3 to 5) Schneider CA1. French AFV developed in France during the WWI. Although not a tank in the modern sense of the word, not being a turreted vehicle, it is generally accepted and described as the first French tank. It’s development paralleled that of the British. It was armed with a short-barreled 75mm howitzer and two 8mm MGs.

6 to 8) St. Chamond. The second French heavy tank of WWI, with 400 manufactured from April 1917 to July 1918. Born of the commercial rivalry existing with the makers of the Schneider, the Saint-Chamond was an underpowered and fundamentally inadequate design. Its principal weakness was the Holt tracks. They were much too short in relation to the vehicle’s length and heavy weight. Chamond’s had a tendency to get stuck due to its heavy nose.

9 & 10) ARL-44. French tank produced just after WWII. Only sixty of these tanks were ever manufactured and the type was quickly phased out. The ARL-44 was an unsatisfactory interim design as the “Transitional Tank”, the main function of which was to provide experience in building heavier vehicles. The main lesson learned for many engineers was that it was unwise to construct tanks that were overly heavy, something you’d think they’d have learned from the Char 2C.

Submitted by cavalier-renegade.

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This is going to be Great! So honored to work with the Legend Albert Paley… RepostBy @paleystudios:
“Visit https://youtu.be/JvL80tK76WA for the complete video. (Or search paley james in youtube)
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@popeofwelding and #AlbertPaley team up for an amazing collaboration to design 2 sculptures. Many thanks to the amazing sponsors of this project: @fabtechexpo @esabweldingcutting @wxxirochester
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(via #InstaRepost @EasyRepost) (at Austin, Texas)

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3

Handmade Steel Dice

Ben loves to play Magic, and when he accidentally lost his dice bag it was the perfect opportunity for me to make him some! He loves using them in his tournaments. 

Each die is cut to size from some square stock steel rod. Then they were ground to their smooth finish and each dot was drilled in by hand. I had no idea that there was a specific order to the number sides, but now I have it memorized after making all these! This was a fun project. 

Making Military Swords in Victorian Britain

@drasticklyslackin asked:

Technical stuff, how they made their equipment.

To answer this question I have selected excerpts from “Swords: How they are made and something about curious ones” by Frank Lamburn, Pearson’s Magazine, Vol. 2, July to December, 1896, which details how Wilkinson made swords.

The early stages of the process are essentially similar in a broad sense to those passed through by most other pieces of cutlery. The steel, of Sheffield make, is drawn into strips, equal in length to two blades, cut in half, heated in a furnace, and hammered out until it resembles roughly a sword blade.

An iron tang, designed eventually to receive the hilt, is welded on to the steel and the blade is tempered. In tempering, each blade is made hot singly, plunged into a bath of tepid water containing certain chemical ingredients, drawn out–at this stage it is glass hard, being so brittle that if dropped it would break in a dozen pieces–and slowly heated over the fire until sufficiently tempered.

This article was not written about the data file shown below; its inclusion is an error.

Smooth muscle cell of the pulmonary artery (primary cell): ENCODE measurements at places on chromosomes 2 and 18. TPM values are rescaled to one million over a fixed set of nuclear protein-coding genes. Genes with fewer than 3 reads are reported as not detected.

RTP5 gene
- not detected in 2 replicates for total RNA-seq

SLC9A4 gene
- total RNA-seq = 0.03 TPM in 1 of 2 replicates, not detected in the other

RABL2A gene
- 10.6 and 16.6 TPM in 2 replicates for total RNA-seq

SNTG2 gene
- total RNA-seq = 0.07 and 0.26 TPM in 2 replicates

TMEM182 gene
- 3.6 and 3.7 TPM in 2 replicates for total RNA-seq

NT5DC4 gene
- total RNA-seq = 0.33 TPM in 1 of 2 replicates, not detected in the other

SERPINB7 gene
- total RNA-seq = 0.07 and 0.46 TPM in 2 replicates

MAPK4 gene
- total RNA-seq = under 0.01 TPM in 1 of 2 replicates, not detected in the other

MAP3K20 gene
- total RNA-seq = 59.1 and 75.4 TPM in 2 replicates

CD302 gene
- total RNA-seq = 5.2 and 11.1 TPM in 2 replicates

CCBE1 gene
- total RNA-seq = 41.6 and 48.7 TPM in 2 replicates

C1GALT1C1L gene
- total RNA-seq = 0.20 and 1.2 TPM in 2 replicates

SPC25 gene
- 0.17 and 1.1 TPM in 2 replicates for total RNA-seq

This operation can only be performed at its best when the day is bright. During the winter month,s on account of the poor light, the average time available for hardening is only two days a week.

Beyond this point the blade may not again be worked in the forge; further heating would decarbonise it. In converting blades from one shape to another they are reheated, with the result that too great a quantity of carbon is extracted and the steel becomes soft and of inferior quality.

After the blade has been cut and trimmed to the regulation size, it passes to a man at one of the enormous Newcastle and Leeds stones constituting the grinding department. During this operation five or six ounces of metal are removed from the blade before it is finally brought down to correspond with the rough gauges of thickness and width. Although the stone is particularly hard, the steel causes it to fly off in thin, wet streams, and wears it away to a degree that results in a stone seven feet in diameter being reduced to two feet in diameter in about six months.

When the blade comes from this room it is a dull bright, and requires to be polished, but it is never sharpened before it leaves the factory unless in compliance with a special order. Before going on active service, the bayonets and swords of all the soldiers and officers ordered away are returned to Enfield to have a cutting edge put on them.

Before the hilt and guard are fixed to Government blades, they undergo a number of severe tests on the premises at the hands of a Government inspector. So far as the blade is concerned, the polished blade is laid in a trough–a length of solid, three inch thick steel, with the exact shape of the blade cut in the surface–and it has to fit this at every point along its edge.

Next, the blade is bent round a semi-circular sheet of steel, covered with a wire netting to protect the operator in the event of breakage, after which it is placed in a machine that causes it to strike with its edge a block of oak with a force of 160 pounds, and on its flat sides a sheet of iron with a force of 80 pounds. In another machine it has to bear a vertical pressure of 180 pounds without bending. When the handle is fixed, the weapon is struck by hand on a solid block of oak, and the operator can tell by the ring whether the blade is sound and if the grip is securely attached.

[…]

In testing cavalry swords, the blade is struck under the same conditions as the bayonet, is placed in a machine and pressed on the top while in a vertical position, until it is shortened four inches, and must bear a 28lb vertical pressure without bending. As the result of a scientific investigation instituted by the Government, it was recently discovered that in pressing on a blade so that it bent first on one side, then on the other–a common practice among infantry officers–the fibre of the metal was injuriously strained; when, therefore, the vertical pressure test is applied and the blade sprung, a small cross is stamped on the convex side to denote that the sword may be sprung only on that side.